The author, Dirk Paulsen, was born on 27 January 1959 in Berlin. Already in his early childhood he showed a special mathematical talent, which he himself did not attach much importance to as a child. The “arithmetic tricks” he often had to perform were more the result of a fascination with other people than of his own drive.
In primary school, of course, this talent showed itself in the fact that he regularly handed in the maths work scheduled for a school lesson after 15 minutes. In order not to disrupt the lesson any further, he was always presented with the maths book of the next higher class to work through.
At the same time, however, he also developed a talent in pre-school age, which was “speaking backwards”. Because this unusual ability could not be tested, tape recordings were made and played backwards to the astonished world around him: flawlessly. It had nothing to do with “learning by heart”. He heard a word, a sentence and said it backwards. Without faltering.
So it is safe to say that it was already apparent in childhood that he would not necessarily follow a “normal” path in life. Also, as a child, he already played recognisably “differently” from other children. The realisation that in games that are about winning or losing, one is more likely to feel sadness in winning and joy in losing may sound perplexing at first glance. On closer inspection, one realises that it is quite logical: as a clear winner, one very soon loses one’s game partner, whereas if one loses, the game continues.
So playing was already the purpose of life in childhood. In this way, he is perhaps less different from other children. But the intensity with which he played was nevertheless striking. Because of the difficulties in finding a play partner, he simply played most games alone. He was able to make up the rules as he himself thought fair, and at the same time implement all the ideas as he himself had them. No discussions and no incomprehension. The variety was enormous. Homework did not exist for him. School was more of a “chore”.
He spent a very large part of his childhood either playing football himself or as an enthusiastic stadium-goer. His father was his teacher and companion. Even minor leagues, minor games were devoured, everything that was on TV was “absorbed”. Above all, statistics were compiled. All forms of simulations were carried out. Play as an image of reality. The more realistic, the better.
But when, at the age of 14, he finally discovered chess, all other games lost their meaning. He was addicted to chess, skin and hair. He skipped school or stayed up all night for chess tournaments. And it was certainly a good deal of talent, the game par excellence for him, which made him skip all classes within 4 years, became the Berlin Young Masters and a Bundesliga player. But of course even more the dedication and passion.
The first real Berlin Championship, in which he was allowed to participate as Berlin Youth Champion, resulted in “only” a disappointing 7th place for him (out of 30). And all this only because he was supposed to take some kind of annoying “Abitur exams” almost every morning. Nevertheless, he had prepared himself well. For the evening game, of course. For that, an A-level average of 2.5 still looks quite respectable, doesn’t it?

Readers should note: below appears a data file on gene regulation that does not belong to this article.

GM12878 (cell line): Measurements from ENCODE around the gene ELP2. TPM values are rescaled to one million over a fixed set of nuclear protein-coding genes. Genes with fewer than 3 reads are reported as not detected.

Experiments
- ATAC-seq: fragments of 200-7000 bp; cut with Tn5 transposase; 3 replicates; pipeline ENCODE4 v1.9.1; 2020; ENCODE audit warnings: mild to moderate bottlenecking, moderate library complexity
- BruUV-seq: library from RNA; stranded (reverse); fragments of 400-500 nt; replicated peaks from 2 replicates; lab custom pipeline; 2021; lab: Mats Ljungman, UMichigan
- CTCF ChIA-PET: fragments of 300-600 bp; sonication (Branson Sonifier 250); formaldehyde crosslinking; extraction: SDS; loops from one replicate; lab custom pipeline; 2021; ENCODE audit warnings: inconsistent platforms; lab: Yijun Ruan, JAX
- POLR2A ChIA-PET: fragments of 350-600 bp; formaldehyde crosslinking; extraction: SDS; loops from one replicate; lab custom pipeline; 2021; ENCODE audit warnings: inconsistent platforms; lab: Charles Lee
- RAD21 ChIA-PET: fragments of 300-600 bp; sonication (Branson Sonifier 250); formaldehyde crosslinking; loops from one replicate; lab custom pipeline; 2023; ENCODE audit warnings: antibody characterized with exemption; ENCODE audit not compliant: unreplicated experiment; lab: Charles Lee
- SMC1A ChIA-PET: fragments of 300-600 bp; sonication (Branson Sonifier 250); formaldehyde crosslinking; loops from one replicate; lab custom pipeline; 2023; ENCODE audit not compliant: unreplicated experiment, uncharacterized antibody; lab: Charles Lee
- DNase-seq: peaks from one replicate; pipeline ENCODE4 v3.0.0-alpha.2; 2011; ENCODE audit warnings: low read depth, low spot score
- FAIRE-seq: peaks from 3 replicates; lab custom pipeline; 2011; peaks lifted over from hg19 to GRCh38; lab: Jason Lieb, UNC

He took his studies as seriously as he did his schooling. The summer semester was reserved for chess tournaments, in the winter semester we “dropped in” at the university now and then. This went on for about 4 years, from 1979 to 1983. The chess successes were quite respectable, but they were still far from a “secure livelihood”. Chess does not provide that, the missing luck factor ensures that even tournament successes are only “honoured” with small amounts.
So, after discovering the next two games, backgammon and blackjack, he turned mainly to them. He calculated the Black Jack completely himself, in all constellations. He used the winning strategy that actually existed there for years with some success. Nevertheless, the recognition to be reaped was low.
Much better in this respect was the parallel running backgammon. Here, too, the aptitude profile for the game was very high. There are quite a few mathematical considerations one has to make in order to be successful in the game. Here, too, success soon followed success. He won prizes at numerous major tournaments, some of them very handsome.
Many of the calculations were then checked at university with the help of the programming skills he soon learned on the side.
A brief fit of solidity led him to retrain as an IT specialist and then to actually take on a salaried position for 3 years. However, these years were also really very effective apprenticeship years, as he was placed in one of the elite units. The few days of leave were cleverly “divided” between the upcoming backgammon tournaments.
In 1990, the computer programme for calculating and predicting football matches, which had been further developed in nightly home work, was ready for its first test on the occasion of the World Cup. Despite the only undesirable outcome of the tournament, the victory of the German team, the result was a profit of 2000 DM.
So resignation and football betting as a business. The numerous mathematical methods he developed along the way, the algorithms that make football “calculable”, he gladly presents to us in the book. But everything is told in a playful, exciting, funny and self-ironic way.
It is the exciting life of a rather unusual person, which he tells us in his own words. As a reader, you hardly notice that you are occasionally forced to think as well as smile along the way. You are taken by the hand and always feel faithfully and safely accompanied.
The narrative style is so free and open that one almost wants to say that one is inclined to like the person.